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Company Wins in Harassment Claim, Loses on Retaliation

Posted on March 21, 2022

A recent decision by the federal Court of Appeals for the First Circuit (which includes Massachusetts) reversed a lower court’s decision favoring an employer on the issue of retaliation.

The Appeals Court found that the District Court was justified in its ruling with respect to the underlying claim of harassment but ruled that the employee’s termination may have been a retaliatory adverse action.

The employee, a senior manager, began working for a large online furniture retailer in January of 2017. In August of 2019, she sent an email to her manager describing a series of interactions with a male coworker.  In three instances beginning in January of 2019, she alleged, he had touched her inappropriately, putting a hand on her leg, sitting so closely in a meeting that his leg touched hers, and touching the buttons on her shirt and running his hands down her torso.  He had also inquired about her dating life and sent her aggressive, critical emails.

Four or five days after the message was sent, the manager forwarded the email to the company’s human resources department (HR).  An HR manager undertook an investigation.  There were no eyewitnesses to the harassment and on September 16 the HR manager shared with the employee that he was unable to substantiate her claims.

The following day, September 17, the employee called the HR manager to report that her own manager, now a different person than the one to whom she had first reported the harassment, threatened to “get her off his team.”  The employee believed this comment to be in retaliation for her report of harassment.

In a September 19 call to the HR manager, which the employee recorded, the employee said that a compelling severance agreement might be her best path forward.  When asked what a satisfactory agreement would be, she said that her lawyer would look at any proposal the company presented to her.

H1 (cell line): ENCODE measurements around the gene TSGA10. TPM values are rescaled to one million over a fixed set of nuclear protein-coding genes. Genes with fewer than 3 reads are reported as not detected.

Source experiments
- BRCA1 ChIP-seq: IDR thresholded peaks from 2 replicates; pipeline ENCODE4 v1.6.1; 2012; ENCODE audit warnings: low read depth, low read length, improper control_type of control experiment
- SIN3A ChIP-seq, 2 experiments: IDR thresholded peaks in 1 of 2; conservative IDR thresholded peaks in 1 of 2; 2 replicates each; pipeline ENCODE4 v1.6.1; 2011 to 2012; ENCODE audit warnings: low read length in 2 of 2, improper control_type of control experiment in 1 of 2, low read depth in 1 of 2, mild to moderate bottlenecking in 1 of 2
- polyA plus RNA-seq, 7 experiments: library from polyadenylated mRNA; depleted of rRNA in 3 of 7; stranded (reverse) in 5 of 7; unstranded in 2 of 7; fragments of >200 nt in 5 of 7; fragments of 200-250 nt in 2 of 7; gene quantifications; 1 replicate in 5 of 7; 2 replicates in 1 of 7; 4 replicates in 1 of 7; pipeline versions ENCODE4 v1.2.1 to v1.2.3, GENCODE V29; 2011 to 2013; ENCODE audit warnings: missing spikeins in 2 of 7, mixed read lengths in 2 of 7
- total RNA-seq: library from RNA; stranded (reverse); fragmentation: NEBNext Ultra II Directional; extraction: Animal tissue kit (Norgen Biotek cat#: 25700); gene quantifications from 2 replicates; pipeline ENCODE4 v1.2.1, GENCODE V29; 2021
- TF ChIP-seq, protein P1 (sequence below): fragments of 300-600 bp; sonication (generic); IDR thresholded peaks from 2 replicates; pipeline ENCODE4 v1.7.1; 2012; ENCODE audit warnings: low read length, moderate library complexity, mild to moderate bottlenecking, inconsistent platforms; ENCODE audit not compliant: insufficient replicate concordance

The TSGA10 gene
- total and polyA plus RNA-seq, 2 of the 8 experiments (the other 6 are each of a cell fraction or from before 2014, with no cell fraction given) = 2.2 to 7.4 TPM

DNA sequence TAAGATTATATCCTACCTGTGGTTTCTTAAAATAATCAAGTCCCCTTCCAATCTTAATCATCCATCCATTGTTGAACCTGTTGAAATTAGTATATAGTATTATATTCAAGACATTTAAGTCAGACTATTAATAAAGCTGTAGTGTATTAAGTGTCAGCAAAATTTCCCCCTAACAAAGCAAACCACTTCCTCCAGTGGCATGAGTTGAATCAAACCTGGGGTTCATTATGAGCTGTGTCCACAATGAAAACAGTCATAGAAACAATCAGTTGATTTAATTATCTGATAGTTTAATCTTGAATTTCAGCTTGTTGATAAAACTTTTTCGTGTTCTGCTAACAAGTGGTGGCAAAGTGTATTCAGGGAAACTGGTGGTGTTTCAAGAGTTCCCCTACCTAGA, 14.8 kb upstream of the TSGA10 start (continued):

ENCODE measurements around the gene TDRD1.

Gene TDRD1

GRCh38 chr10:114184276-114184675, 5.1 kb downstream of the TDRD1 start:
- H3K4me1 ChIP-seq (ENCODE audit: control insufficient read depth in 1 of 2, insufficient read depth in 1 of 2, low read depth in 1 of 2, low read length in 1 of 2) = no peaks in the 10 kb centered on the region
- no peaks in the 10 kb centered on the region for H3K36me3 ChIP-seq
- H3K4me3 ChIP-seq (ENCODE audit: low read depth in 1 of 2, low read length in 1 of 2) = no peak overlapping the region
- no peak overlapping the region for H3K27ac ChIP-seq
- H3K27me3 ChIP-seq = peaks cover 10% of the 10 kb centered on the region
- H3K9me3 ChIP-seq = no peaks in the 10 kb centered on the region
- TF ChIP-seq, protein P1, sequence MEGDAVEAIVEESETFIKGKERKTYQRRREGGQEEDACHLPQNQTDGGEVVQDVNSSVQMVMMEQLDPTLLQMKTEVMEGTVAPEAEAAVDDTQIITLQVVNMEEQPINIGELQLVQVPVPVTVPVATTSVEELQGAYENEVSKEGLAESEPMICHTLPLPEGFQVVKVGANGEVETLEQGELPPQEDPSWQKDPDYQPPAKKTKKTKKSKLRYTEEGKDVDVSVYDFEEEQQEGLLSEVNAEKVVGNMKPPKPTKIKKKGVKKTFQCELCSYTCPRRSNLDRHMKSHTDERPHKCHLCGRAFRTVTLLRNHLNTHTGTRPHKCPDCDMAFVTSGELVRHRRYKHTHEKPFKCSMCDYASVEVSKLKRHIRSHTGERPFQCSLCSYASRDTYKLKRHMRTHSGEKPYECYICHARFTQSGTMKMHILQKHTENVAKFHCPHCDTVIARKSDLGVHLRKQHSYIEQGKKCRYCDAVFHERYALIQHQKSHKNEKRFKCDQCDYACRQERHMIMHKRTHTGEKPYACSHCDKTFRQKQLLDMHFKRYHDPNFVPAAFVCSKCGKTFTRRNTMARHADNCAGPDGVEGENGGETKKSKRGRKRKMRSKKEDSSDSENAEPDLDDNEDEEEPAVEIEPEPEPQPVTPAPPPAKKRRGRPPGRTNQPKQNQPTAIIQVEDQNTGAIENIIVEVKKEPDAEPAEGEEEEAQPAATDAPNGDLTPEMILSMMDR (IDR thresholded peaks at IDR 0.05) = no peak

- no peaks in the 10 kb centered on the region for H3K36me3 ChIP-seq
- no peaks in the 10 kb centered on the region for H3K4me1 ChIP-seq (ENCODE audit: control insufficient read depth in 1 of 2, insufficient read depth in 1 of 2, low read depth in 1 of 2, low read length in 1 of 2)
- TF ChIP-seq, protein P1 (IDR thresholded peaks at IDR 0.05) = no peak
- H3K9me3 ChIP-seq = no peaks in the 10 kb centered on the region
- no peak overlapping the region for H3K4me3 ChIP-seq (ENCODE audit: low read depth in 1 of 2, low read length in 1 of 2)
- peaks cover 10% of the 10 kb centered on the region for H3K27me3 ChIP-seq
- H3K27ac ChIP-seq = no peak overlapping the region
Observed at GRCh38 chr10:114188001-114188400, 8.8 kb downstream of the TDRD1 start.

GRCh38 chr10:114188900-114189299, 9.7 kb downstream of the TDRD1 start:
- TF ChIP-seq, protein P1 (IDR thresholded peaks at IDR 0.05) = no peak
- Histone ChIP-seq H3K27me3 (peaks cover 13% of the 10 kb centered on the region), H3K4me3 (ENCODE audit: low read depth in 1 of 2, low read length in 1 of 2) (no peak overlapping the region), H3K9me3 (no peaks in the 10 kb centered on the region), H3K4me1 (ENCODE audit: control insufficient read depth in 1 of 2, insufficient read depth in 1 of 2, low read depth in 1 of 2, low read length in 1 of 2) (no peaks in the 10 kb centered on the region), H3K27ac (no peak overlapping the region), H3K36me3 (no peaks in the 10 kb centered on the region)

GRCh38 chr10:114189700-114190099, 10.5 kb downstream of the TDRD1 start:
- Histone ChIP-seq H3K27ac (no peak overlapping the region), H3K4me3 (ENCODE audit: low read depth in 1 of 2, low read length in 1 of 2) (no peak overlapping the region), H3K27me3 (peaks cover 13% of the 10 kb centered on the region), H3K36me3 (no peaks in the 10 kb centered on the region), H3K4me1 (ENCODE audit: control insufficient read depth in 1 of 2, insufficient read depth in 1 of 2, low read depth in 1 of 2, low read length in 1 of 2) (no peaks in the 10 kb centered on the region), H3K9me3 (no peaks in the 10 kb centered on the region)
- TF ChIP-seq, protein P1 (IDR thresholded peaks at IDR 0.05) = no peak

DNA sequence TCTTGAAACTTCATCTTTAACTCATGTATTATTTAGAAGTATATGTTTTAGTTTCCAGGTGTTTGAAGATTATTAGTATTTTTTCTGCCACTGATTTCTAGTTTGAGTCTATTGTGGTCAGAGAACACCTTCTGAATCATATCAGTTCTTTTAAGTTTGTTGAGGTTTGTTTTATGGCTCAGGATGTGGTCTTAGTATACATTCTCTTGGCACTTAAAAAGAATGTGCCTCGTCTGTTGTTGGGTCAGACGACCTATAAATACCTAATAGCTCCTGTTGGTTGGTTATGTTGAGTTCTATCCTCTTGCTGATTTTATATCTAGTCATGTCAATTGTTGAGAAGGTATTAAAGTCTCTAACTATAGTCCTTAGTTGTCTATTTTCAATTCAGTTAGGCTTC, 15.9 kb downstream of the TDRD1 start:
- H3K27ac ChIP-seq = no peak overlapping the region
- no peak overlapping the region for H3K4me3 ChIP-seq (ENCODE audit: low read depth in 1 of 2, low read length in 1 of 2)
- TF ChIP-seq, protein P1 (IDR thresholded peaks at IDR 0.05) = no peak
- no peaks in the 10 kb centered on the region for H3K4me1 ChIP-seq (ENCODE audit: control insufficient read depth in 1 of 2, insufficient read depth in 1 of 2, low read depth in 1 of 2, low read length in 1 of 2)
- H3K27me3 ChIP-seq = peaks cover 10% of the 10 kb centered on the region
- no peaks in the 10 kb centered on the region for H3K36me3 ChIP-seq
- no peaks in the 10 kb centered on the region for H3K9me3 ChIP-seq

It is unusual to have a recording of such a pivotal conversation, as two-party consent is required in Massachusetts for admissibility of a recording.  The court’s opinion did not discuss this issue, so it is unclear whether the employee sought the HR manager’s permission to record.

Over the next three days, a Friday on which the employee used paid time off and then the weekend, the employee continued to check emails and make plans for an upcoming business trip.  When she returned to the office on Monday, she received an email from the HR manager indicating that the company accepted her resignation, with a proposed severance agreement attached. Her final day of employment was either that day or the next day.

Following her separation from employment, she sued claiming discriminatory harassment and retaliation under both federal and Massachusetts law. The District Court had ruled that the company had no liability for the alleged harassment, and the Appeals Court concurred. There was no evidence in the record showing that the company had been negligent with respect to the offensive behavior or the ensuing investigation, so there was no basis for employer liability for harassment by a coworker.  Although the investigation was inconclusive, it was adequate under the law.

But the circumstances surrounding her termination were found to be in question. Had she in fact resigned during the phone call, or was her termination involuntary and in retaliation for her reports of harassment and retaliation?

The court found that even with a transcript of the telephone call, each party’s interpretation of the other’s meaning was a question for a factfinder in court, and it reversed the District Court’s award of summary judgment to the employer. A final claim, a parallel gender-based state law discriminatory termination claim, was reversed in the employer’s favor.

This case demonstrates some important points for employers:

  • A thorough investigation is critical and will help to defend against even the most difficult “he said/she said” harassment claims.
  • Even a well-handled claim of discrimination can lead to a successful retaliation claim, particularly when the employer takes an adverse action against the employee.

Retaliation remains a significant challenge for employers in Massachusetts and throughout the country. The Massachusetts Commission Against Discrimination’s annual report for FY 21 recognizes retaliation is the second most common claim filed against employers.

As more laws contain anti-retaliation provisions, employers need to ensure that they do not take steps that would lead to potential retaliation claims. One strategy for addressing that is training supervisors and managers to understand what retaliation is and how to manage a post litigation environment to minimize the risk of retaliation.

Members of AIM looking to discuss HR issues may call the Employer Hotline at 800-470-6277.